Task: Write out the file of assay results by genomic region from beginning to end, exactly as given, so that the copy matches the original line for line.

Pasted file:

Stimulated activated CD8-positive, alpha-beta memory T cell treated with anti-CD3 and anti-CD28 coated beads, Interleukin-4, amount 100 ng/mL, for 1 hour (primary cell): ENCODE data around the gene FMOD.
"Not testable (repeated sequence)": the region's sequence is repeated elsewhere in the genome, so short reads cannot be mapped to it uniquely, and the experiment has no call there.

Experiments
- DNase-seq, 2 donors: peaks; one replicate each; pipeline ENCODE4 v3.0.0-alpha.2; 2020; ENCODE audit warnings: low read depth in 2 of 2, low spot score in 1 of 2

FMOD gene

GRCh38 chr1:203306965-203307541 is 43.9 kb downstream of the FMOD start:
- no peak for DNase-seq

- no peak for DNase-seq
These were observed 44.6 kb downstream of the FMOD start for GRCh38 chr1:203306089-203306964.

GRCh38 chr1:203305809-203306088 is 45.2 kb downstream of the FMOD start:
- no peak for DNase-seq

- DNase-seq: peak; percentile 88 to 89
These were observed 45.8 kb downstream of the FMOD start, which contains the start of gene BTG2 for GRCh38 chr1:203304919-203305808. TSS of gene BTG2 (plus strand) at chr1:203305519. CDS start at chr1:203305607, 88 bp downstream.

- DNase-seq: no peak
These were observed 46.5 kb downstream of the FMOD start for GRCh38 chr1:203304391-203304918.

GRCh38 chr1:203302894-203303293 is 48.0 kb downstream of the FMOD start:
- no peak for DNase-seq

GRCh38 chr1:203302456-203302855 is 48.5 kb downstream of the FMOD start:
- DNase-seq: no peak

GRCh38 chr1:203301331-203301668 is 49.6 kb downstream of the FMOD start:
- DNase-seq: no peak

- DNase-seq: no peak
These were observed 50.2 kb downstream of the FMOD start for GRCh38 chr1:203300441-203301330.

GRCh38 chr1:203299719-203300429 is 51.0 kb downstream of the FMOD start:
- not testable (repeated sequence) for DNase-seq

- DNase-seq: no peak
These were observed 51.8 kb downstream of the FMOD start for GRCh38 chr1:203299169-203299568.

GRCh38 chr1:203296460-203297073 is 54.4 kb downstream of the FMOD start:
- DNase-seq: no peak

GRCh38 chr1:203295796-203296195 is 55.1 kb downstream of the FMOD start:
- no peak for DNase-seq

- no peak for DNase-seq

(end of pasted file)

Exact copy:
Stimulated activated CD8-positive, alpha-beta memory T cell treated with anti-CD3 and anti-CD28 coated beads, Interleukin-4, amount 100 ng/mL, for 1 hour (primary cell): ENCODE data around the gene FMOD.
"Not testable (repeated sequence)": the region's sequence is repeated elsewhere in the genome, so short reads cannot be mapped to it uniquely, and the experiment has no call there.

Experiments
- DNase-seq, 2 donors: peaks; one replicate each; pipeline ENCODE4 v3.0.0-alpha.2; 2020; ENCODE audit warnings: low read depth in 2 of 2, low spot score in 1 of 2

FMOD gene

GRCh38 chr1:203306965-203307541 is 43.9 kb downstream of the FMOD start:
- no peak for DNase-seq

- no peak for DNase-seq
These were observed 44.6 kb downstream of the FMOD start for GRCh38 chr1:203306089-203306964.

GRCh38 chr1:203305809-203306088 is 45.2 kb downstream of the FMOD start:
- no peak for DNase-seq

- DNase-seq: peak; percentile 88 to 89
These were observed 45.8 kb downstream of the FMOD start, which contains the start of gene BTG2 for GRCh38 chr1:203304919-203305808. TSS of gene BTG2 (plus strand) at chr1:203305519. CDS start at chr1:203305607, 88 bp downstream.

- DNase-seq: no peak
These were observed 46.5 kb downstream of the FMOD start for GRCh38 chr1:203304391-203304918.

GRCh38 chr1:203302894-203303293 is 48.0 kb downstream of the FMOD start:
- no peak for DNase-seq

GRCh38 chr1:203302456-203302855 is 48.5 kb downstream of the FMOD start:
- DNase-seq: no peak

GRCh38 chr1:203301331-203301668 is 49.6 kb downstream of the FMOD start:
- DNase-seq: no peak

- DNase-seq: no peak
These were observed 50.2 kb downstream of the FMOD start for GRCh38 chr1:203300441-203301330.

GRCh38 chr1:203299719-203300429 is 51.0 kb downstream of the FMOD start:
- not testable (repeated sequence) for DNase-seq

- DNase-seq: no peak
These were observed 51.8 kb downstream of the FMOD start for GRCh38 chr1:203299169-203299568.

GRCh38 chr1:203296460-203297073 is 54.4 kb downstream of the FMOD start:
- DNase-seq: no peak

GRCh38 chr1:203295796-203296195 is 55.1 kb downstream of the FMOD start:
- no peak for DNase-seq

- no peak for DNase-seq